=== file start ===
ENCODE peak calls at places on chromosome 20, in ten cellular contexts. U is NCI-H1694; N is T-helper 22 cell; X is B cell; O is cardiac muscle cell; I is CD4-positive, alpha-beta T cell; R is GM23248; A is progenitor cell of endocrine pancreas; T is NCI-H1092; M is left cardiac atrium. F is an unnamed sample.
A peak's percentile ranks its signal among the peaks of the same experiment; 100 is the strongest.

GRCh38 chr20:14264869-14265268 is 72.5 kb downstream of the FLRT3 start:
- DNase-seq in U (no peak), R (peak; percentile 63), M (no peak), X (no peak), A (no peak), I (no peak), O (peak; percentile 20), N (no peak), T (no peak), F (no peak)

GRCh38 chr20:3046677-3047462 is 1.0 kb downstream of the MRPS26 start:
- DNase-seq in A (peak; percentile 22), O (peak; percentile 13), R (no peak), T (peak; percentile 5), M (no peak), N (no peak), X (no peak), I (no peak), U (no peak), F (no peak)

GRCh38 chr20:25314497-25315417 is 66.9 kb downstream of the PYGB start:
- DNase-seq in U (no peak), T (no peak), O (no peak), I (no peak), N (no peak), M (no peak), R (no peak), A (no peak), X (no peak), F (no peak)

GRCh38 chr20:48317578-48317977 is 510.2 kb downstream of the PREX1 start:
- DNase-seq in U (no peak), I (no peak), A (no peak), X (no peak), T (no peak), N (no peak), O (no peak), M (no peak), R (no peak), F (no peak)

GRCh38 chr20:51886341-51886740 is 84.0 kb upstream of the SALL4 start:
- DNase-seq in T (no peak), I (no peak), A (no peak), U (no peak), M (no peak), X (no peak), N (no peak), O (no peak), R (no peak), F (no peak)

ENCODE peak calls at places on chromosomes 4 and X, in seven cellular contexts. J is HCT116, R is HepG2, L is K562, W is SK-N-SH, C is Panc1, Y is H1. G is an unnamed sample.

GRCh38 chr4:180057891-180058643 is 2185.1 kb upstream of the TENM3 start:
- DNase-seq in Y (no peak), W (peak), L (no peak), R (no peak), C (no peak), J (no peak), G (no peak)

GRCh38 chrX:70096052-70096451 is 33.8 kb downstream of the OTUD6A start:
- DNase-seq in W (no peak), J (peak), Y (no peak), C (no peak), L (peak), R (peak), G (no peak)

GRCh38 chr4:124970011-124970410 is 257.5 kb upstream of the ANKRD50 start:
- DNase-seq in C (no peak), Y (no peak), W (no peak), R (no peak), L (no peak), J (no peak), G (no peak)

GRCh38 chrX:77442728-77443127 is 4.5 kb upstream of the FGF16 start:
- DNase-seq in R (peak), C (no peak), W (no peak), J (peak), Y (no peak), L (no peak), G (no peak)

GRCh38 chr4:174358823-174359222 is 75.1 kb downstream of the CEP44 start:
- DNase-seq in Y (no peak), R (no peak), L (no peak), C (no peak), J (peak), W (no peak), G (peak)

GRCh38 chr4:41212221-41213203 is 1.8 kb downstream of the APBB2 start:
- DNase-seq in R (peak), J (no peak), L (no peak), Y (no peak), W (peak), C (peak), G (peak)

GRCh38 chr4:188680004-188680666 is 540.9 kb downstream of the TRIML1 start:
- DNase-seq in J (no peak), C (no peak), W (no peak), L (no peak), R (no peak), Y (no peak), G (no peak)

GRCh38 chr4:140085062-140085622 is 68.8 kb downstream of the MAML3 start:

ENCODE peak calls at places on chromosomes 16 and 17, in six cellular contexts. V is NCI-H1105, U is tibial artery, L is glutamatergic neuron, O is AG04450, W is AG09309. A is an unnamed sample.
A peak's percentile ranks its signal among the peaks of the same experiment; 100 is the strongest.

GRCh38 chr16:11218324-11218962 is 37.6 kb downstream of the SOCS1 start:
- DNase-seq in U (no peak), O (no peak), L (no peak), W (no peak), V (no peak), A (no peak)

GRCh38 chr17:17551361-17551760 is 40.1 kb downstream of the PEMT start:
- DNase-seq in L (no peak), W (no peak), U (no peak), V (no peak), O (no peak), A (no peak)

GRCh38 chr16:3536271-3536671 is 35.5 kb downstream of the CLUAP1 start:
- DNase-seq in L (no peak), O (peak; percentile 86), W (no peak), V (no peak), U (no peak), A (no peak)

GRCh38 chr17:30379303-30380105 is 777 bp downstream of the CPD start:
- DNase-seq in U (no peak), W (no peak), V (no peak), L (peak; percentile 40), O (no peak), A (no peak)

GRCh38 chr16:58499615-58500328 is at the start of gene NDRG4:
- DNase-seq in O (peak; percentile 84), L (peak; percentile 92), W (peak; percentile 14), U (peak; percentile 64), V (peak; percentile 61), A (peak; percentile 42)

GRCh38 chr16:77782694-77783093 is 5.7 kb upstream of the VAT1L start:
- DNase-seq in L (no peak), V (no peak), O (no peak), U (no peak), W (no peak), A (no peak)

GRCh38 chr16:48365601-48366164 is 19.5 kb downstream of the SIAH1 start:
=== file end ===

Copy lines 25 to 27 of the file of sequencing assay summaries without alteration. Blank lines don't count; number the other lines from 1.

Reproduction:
- DNase-seq in R (peak), J (no peak), L (no peak), Y (no peak), W (peak), C (peak), G (peak)

GRCh38 chr4:188680004-188680666 is 540.9 kb downstream of the TRIML1 start:
- DNase-seq in J (no peak), C (no peak), W (no peak), L (no peak), R (no peak), Y (no peak), G (no peak)